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PAKTYA PROVINCE, Afghanistan – About 30 Afghan National Army officers received education on basic human rights and international humanitarian law from the United Nations Assistance Mission in Afghanistan July 11 at the 203rd Thunder Corps headquarters at Forward Operating Base Thunder.
The four-hour training block discussed the laws of armed conflict, Geneva Conventions, civilian immunity and the Universal Declaration of Human Rights. Attendants were encouraged to discuss such questions as “What is a civilian?” and “What are Human Rights?”
Each officer received a certificate upon completing the course.
Members from the Paktya Provincial Reconstruction Team, U.S. State Department and the Afghanistan Human Rights Commission were present as observers.
The 203rd Thunder Corps requested the training for their officers to reinforce standards of conduct, said ANA Col. Said Waqif Shah, the cultural advisor for the 203rd Thunder Corps. The goal is to have four more installations of the same training so all the senior officers will be well-versed in basic human rights and international humanitarian law.
“If (a 203rd Thunder Corps) officer does something that crosses the boundaries and does something he shouldn’t have done, we have options for dealing with those people,” he said. “I think it was very productive.”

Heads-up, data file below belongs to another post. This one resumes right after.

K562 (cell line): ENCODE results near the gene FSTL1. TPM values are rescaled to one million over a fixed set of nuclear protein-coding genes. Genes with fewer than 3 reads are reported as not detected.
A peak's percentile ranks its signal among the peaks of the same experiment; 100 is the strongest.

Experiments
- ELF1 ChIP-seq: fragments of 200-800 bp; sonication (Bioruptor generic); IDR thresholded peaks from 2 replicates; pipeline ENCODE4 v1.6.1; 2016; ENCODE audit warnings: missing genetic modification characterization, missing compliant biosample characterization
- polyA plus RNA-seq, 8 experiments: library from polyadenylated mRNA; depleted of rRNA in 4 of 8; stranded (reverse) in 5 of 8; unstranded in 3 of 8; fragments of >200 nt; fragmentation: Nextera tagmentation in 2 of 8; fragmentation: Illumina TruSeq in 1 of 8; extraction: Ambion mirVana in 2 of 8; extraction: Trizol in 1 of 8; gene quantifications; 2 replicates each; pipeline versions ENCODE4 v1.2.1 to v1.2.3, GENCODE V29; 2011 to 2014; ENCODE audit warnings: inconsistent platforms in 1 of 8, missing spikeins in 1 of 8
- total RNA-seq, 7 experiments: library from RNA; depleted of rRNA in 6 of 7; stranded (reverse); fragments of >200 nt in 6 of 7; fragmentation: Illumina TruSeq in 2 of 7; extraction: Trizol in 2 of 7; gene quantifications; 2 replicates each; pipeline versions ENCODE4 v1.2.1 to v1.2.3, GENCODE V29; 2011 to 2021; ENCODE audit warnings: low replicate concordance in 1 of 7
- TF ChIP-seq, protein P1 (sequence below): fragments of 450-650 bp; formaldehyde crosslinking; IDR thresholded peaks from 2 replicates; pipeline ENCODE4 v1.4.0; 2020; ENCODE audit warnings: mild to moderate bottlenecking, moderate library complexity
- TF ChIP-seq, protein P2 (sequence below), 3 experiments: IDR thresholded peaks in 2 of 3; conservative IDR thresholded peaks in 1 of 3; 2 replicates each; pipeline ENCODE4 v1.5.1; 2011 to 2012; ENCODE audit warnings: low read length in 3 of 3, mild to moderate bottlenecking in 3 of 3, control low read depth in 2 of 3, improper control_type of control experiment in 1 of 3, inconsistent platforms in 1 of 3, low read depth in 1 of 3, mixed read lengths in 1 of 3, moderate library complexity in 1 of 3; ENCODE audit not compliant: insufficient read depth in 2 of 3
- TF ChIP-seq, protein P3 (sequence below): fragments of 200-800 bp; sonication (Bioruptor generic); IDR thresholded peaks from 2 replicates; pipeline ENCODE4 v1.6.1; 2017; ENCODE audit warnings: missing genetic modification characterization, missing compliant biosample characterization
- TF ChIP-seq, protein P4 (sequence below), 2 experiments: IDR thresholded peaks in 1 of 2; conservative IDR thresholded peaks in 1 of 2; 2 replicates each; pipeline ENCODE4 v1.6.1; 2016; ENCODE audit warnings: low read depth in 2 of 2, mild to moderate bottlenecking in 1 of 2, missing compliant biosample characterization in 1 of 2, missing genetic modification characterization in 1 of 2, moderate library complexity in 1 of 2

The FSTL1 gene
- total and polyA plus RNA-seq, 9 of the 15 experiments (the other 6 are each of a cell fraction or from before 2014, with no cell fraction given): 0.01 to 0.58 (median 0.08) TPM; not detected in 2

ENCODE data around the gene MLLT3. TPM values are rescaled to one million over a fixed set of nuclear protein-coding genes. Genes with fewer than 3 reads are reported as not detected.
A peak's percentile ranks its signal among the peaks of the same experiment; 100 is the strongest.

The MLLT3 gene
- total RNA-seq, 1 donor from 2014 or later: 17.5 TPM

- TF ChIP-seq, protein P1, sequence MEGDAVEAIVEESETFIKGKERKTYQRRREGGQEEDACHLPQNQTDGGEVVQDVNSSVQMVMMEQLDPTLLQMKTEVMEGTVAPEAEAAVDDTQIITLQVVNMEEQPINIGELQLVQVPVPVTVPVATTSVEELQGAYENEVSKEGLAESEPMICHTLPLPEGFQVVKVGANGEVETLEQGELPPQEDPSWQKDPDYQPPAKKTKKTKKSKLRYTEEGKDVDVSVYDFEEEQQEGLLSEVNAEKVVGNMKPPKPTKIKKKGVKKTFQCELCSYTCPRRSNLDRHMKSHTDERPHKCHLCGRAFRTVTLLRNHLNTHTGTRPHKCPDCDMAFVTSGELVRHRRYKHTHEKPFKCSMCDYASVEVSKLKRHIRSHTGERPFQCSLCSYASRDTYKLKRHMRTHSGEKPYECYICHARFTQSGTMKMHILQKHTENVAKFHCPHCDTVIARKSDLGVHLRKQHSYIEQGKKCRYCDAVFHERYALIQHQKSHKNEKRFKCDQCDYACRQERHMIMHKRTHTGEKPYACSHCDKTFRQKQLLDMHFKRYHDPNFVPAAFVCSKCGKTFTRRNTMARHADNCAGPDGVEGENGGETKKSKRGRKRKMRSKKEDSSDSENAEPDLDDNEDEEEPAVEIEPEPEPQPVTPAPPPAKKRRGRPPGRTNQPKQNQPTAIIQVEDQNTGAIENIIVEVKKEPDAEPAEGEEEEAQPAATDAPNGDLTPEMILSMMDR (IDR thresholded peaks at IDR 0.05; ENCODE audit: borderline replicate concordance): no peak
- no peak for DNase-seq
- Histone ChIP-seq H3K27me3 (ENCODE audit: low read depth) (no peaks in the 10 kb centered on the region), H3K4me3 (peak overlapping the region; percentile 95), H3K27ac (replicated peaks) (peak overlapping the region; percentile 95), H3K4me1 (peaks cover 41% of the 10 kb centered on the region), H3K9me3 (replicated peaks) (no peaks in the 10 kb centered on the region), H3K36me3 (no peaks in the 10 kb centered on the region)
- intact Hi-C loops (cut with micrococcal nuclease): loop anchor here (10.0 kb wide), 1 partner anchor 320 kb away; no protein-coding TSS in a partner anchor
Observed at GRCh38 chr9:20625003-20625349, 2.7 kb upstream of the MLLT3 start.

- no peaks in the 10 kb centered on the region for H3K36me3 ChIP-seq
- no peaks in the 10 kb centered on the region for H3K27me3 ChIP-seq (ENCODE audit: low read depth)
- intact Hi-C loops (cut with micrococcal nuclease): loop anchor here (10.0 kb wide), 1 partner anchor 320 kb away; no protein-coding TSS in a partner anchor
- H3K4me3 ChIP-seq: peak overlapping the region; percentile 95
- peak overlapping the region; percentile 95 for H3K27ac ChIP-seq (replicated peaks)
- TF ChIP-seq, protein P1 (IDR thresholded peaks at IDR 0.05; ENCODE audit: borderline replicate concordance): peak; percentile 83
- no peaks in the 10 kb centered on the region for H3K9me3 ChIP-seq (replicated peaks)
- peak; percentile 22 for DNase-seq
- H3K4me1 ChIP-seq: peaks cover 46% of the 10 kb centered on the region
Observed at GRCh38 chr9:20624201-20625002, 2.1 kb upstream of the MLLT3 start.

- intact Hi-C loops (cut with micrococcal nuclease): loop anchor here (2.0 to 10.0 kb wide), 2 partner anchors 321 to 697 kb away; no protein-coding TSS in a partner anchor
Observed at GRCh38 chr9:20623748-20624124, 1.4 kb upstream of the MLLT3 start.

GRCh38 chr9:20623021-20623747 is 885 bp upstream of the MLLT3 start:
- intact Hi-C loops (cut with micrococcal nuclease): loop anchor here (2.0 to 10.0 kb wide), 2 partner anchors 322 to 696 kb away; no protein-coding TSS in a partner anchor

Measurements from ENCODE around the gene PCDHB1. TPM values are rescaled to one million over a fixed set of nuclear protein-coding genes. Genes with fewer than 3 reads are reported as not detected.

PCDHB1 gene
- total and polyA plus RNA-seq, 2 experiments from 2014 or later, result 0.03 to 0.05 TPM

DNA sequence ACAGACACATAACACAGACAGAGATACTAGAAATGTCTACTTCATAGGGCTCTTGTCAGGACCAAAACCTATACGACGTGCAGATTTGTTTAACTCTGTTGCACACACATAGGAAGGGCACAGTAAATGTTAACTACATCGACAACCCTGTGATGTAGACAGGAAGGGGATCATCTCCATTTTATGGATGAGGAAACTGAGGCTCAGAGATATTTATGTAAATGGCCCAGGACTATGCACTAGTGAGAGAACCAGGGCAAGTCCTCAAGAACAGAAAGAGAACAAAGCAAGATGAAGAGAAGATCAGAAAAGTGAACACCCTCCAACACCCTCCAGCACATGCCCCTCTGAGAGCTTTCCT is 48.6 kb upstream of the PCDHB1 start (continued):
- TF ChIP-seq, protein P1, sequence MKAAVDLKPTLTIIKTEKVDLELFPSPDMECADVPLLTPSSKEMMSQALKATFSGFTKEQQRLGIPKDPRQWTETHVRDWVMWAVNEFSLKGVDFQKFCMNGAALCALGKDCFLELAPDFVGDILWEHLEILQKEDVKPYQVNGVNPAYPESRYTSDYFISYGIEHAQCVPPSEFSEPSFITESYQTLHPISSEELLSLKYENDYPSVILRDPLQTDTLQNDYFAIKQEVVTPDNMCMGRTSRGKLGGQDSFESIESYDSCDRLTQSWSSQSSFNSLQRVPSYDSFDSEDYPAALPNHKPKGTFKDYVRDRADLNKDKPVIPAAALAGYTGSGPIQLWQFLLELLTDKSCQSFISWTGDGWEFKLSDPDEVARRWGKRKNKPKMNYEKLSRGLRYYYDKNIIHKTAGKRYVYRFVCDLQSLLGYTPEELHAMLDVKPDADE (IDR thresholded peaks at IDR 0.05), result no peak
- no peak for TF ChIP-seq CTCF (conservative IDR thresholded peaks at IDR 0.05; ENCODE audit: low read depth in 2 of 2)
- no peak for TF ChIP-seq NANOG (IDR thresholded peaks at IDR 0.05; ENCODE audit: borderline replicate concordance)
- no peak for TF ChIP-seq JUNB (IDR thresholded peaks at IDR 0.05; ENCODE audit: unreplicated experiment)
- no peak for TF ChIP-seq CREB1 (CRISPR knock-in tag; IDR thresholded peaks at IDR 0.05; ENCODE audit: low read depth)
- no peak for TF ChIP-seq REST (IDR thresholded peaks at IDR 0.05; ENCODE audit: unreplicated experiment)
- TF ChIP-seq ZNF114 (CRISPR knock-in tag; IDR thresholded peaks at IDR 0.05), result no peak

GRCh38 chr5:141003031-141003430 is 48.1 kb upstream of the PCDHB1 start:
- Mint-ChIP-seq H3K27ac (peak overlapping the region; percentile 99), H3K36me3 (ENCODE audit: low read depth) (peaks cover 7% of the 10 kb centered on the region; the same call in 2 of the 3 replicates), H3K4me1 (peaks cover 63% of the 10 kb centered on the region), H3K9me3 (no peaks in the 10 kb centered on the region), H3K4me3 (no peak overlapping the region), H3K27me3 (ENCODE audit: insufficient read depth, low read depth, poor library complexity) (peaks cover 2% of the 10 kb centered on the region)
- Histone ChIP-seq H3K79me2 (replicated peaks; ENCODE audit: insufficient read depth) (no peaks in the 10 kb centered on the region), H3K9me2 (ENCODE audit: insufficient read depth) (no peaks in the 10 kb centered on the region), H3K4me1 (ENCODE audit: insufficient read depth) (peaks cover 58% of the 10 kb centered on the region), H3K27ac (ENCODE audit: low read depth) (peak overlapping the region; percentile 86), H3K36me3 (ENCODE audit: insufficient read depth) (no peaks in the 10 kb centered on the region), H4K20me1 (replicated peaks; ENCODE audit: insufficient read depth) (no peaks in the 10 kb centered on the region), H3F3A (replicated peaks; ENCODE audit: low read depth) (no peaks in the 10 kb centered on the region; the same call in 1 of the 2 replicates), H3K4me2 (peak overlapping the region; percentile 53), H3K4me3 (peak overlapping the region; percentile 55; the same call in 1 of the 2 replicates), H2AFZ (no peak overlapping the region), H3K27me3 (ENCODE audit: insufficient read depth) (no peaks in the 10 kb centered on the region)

When U.S. Army Col. Kenneth E. Ring, Jr., the deputy commander of Combined Joint Task Force-101 Normandy Tactical Assault Command, entered the room, he was pleased to see that the ANA officers were engaged in a deep discussion about the subject matter, he said.
“The situations that we find ourselves in everyday require that we have an understanding of what we should do and why we should do it,” Ring said during the course. “It is important to share ideas on these subjects.”
One of the U.N. officers present was Marguerite Roy, UNAMA-Gardez head of office.
“It is important that the population realize the government is there for them; thus, by applying the knowledge they have gained in this first session on basic human rights and humanitarian law – and hopefully other trainings – it is hoped they will be able to demonstrate to the population a greater recognition of and respect for their rights while carrying out their duties,” Roy said in an e-mail statement about the training.
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